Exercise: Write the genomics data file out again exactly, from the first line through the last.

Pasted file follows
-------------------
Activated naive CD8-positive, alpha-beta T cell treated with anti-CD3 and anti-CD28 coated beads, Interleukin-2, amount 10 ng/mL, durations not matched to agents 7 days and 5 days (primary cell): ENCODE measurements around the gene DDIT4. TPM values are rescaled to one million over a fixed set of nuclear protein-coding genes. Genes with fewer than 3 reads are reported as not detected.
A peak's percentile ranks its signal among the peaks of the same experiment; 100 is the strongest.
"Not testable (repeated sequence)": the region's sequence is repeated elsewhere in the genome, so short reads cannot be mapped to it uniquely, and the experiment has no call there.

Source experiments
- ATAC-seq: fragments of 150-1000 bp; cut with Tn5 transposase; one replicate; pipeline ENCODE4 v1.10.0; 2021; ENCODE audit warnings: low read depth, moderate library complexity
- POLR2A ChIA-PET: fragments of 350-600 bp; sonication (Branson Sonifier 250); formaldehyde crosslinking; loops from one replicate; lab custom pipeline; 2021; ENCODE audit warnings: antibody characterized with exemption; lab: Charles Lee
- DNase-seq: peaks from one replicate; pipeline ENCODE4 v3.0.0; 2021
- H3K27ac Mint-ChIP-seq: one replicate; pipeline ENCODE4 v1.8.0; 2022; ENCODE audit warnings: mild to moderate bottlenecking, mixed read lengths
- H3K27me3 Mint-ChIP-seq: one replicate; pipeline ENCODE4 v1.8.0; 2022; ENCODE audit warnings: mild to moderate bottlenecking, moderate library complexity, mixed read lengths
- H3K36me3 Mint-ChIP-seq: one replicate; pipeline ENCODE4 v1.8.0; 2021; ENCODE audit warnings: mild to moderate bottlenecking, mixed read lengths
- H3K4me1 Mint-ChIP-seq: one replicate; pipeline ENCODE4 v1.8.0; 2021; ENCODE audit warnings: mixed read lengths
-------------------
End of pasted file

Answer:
Activated naive CD8-positive, alpha-beta T cell treated with anti-CD3 and anti-CD28 coated beads, Interleukin-2, amount 10 ng/mL, durations not matched to agents 7 days and 5 days (primary cell): ENCODE measurements around the gene DDIT4. TPM values are rescaled to one million over a fixed set of nuclear protein-coding genes. Genes with fewer than 3 reads are reported as not detected.
A peak's percentile ranks its signal among the peaks of the same experiment; 100 is the strongest.
"Not testable (repeated sequence)": the region's sequence is repeated elsewhere in the genome, so short reads cannot be mapped to it uniquely, and the experiment has no call there.

Source experiments
- ATAC-seq: fragments of 150-1000 bp; cut with Tn5 transposase; one replicate; pipeline ENCODE4 v1.10.0; 2021; ENCODE audit warnings: low read depth, moderate library complexity
- POLR2A ChIA-PET: fragments of 350-600 bp; sonication (Branson Sonifier 250); formaldehyde crosslinking; loops from one replicate; lab custom pipeline; 2021; ENCODE audit warnings: antibody characterized with exemption; lab: Charles Lee
- DNase-seq: peaks from one replicate; pipeline ENCODE4 v3.0.0; 2021
- H3K27ac Mint-ChIP-seq: one replicate; pipeline ENCODE4 v1.8.0; 2022; ENCODE audit warnings: mild to moderate bottlenecking, mixed read lengths
- H3K27me3 Mint-ChIP-seq: one replicate; pipeline ENCODE4 v1.8.0; 2022; ENCODE audit warnings: mild to moderate bottlenecking, moderate library complexity, mixed read lengths
- H3K36me3 Mint-ChIP-seq: one replicate; pipeline ENCODE4 v1.8.0; 2021; ENCODE audit warnings: mild to moderate bottlenecking, mixed read lengths
- H3K4me1 Mint-ChIP-seq: one replicate; pipeline ENCODE4 v1.8.0; 2021; ENCODE audit warnings: mixed read lengths